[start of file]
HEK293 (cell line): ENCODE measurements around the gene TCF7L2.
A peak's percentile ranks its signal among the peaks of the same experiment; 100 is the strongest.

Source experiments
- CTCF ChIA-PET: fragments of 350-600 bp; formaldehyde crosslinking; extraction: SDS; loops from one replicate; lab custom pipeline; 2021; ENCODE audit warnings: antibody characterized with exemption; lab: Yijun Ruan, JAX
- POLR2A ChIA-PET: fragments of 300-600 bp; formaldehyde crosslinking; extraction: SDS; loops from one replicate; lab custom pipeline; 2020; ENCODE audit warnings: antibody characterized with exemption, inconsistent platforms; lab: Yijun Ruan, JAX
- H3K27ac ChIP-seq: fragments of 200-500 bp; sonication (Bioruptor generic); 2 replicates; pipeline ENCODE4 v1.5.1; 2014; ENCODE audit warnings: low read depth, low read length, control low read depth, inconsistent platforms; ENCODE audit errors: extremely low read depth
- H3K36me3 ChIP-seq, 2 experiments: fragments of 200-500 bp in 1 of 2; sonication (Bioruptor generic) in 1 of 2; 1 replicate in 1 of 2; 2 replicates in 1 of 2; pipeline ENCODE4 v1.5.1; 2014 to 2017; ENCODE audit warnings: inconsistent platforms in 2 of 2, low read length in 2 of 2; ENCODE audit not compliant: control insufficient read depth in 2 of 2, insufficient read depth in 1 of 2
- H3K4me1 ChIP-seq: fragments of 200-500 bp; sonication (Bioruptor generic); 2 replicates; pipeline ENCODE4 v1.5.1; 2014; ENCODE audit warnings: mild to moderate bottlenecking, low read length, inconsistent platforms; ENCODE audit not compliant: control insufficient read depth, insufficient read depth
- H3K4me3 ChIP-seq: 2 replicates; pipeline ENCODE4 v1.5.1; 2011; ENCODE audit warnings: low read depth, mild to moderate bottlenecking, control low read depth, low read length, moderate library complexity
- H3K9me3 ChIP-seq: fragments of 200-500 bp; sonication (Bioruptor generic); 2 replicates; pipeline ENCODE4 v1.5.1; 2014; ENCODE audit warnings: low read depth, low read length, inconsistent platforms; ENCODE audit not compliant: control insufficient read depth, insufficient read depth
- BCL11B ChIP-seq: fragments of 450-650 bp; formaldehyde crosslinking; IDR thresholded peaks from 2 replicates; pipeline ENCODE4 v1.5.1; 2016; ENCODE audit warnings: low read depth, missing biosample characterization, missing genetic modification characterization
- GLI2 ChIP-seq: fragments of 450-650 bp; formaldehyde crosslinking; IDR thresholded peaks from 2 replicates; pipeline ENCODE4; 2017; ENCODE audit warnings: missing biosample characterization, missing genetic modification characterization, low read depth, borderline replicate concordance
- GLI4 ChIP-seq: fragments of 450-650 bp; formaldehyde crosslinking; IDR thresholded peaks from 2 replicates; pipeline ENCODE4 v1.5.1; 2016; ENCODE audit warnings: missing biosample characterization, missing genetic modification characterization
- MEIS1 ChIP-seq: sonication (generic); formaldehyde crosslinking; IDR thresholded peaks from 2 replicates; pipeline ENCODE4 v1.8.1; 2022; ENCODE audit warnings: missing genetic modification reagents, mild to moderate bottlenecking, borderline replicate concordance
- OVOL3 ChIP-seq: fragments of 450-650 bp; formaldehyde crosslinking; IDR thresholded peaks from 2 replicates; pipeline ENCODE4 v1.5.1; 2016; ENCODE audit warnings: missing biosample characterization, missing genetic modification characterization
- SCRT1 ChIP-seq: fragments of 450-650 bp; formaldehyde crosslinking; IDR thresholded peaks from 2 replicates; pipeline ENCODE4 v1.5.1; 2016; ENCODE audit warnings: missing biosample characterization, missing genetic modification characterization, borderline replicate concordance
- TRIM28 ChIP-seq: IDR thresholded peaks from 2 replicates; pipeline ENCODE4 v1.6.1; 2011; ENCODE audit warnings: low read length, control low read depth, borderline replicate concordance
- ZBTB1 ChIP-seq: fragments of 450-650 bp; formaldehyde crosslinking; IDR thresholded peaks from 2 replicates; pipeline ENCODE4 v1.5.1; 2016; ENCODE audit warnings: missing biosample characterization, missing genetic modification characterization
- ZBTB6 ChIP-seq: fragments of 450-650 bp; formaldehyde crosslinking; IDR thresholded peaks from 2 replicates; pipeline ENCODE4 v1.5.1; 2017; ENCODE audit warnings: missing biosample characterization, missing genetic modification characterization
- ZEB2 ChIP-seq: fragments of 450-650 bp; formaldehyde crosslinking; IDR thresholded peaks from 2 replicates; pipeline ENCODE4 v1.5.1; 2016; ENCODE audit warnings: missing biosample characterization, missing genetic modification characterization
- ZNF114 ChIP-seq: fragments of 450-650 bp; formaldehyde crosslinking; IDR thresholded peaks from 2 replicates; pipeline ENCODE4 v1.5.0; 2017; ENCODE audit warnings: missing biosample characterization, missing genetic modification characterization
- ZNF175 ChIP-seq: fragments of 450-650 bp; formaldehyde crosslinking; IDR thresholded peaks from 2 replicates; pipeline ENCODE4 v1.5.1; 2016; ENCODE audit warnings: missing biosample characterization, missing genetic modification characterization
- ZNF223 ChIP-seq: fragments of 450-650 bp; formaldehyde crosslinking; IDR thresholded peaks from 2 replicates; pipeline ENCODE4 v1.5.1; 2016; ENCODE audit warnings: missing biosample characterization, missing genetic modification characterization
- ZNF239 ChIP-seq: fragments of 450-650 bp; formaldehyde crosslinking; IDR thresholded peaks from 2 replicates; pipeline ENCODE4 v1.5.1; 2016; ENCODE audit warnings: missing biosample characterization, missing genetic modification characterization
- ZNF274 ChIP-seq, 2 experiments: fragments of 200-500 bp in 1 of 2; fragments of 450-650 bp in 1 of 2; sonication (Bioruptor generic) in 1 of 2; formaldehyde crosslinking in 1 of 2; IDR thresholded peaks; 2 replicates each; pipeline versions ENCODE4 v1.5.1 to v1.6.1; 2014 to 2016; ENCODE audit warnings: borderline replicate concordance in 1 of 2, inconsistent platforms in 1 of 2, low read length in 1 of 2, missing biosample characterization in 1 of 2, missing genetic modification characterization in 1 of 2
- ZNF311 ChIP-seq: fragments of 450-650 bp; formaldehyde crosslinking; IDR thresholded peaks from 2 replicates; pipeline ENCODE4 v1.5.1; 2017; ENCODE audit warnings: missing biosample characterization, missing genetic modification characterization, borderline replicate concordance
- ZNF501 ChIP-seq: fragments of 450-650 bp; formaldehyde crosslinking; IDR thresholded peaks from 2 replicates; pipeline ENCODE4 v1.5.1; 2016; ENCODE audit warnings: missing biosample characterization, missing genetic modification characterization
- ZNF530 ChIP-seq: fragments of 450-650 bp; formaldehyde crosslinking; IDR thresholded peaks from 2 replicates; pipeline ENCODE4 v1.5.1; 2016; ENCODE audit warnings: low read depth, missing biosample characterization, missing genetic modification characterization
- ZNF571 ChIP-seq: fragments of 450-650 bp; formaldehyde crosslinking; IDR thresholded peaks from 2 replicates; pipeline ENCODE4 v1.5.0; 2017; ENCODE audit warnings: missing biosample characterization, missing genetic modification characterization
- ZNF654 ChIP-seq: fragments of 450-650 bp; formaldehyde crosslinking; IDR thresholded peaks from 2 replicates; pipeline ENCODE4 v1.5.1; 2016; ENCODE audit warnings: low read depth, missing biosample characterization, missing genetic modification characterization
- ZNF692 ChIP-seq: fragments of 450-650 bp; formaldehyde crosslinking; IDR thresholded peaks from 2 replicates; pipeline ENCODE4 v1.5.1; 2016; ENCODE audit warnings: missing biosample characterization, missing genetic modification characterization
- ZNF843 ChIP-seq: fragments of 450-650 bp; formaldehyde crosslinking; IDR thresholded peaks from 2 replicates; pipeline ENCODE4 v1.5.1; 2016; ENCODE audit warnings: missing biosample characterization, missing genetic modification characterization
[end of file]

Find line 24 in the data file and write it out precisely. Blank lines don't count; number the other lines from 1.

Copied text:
- ZNF239 ChIP-seq: fragments of 450-650 bp; formaldehyde crosslinking; IDR thresholded peaks from 2 replicates; pipeline ENCODE4 v1.5.1; 2016; ENCODE audit warnings: missing biosample characterization, missing genetic modification characterization